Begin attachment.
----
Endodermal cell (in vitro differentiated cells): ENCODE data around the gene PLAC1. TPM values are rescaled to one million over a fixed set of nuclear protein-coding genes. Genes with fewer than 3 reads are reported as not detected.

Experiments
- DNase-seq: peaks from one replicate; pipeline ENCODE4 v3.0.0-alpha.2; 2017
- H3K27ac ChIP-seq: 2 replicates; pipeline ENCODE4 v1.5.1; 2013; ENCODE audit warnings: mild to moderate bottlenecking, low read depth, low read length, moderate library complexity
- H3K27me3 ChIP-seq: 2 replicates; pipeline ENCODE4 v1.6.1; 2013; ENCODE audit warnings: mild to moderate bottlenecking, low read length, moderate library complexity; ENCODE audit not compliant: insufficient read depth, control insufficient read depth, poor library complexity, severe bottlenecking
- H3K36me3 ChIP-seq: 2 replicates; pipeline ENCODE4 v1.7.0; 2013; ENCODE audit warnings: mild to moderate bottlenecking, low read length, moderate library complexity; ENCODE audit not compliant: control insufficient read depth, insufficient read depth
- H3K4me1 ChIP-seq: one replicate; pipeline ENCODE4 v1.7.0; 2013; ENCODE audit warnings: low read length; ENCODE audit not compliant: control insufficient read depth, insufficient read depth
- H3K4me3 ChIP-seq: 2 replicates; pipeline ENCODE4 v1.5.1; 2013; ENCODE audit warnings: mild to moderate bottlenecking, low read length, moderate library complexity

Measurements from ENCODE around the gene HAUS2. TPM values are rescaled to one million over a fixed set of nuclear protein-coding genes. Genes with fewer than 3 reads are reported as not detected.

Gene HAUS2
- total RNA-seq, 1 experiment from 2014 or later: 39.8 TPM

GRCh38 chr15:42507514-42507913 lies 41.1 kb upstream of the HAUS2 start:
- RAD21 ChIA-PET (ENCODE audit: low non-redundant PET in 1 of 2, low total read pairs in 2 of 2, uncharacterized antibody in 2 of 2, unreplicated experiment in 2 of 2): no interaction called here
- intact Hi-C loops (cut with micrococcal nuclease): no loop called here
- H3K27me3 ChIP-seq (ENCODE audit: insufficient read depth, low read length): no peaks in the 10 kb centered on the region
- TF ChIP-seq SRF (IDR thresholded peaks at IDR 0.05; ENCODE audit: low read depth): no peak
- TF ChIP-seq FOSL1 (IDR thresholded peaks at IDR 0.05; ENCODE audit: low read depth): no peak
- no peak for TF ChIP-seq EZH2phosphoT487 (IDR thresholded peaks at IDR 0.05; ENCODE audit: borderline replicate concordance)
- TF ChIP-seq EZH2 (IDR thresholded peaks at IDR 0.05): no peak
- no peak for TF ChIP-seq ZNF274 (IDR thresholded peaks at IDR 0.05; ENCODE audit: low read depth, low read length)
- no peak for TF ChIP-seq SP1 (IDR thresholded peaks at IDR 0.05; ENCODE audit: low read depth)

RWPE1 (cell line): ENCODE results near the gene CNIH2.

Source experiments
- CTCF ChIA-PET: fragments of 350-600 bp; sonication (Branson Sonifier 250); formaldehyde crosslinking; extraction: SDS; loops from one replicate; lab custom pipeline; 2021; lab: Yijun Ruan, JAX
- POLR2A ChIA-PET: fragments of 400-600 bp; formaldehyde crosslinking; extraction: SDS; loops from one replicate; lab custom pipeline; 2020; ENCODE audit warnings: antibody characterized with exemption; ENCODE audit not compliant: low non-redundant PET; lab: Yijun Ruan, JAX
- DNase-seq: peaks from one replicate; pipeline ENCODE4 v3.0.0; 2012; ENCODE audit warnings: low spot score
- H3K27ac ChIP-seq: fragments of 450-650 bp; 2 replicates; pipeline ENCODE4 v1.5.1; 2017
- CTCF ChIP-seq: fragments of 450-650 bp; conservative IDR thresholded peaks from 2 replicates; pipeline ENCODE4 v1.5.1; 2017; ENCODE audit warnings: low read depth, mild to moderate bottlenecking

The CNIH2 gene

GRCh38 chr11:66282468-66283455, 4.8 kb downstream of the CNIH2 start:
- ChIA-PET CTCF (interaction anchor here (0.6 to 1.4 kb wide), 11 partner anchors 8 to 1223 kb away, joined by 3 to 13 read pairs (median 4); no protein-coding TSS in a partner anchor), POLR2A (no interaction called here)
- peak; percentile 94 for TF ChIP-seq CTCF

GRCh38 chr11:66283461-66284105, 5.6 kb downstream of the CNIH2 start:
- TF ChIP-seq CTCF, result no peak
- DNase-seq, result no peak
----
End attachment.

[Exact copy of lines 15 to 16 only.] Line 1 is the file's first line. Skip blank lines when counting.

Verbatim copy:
- H3K27me3 ChIP-seq (ENCODE audit: insufficient read depth, low read length): no peaks in the 10 kb centered on the region
- TF ChIP-seq SRF (IDR thresholded peaks at IDR 0.05; ENCODE audit: low read depth): no peak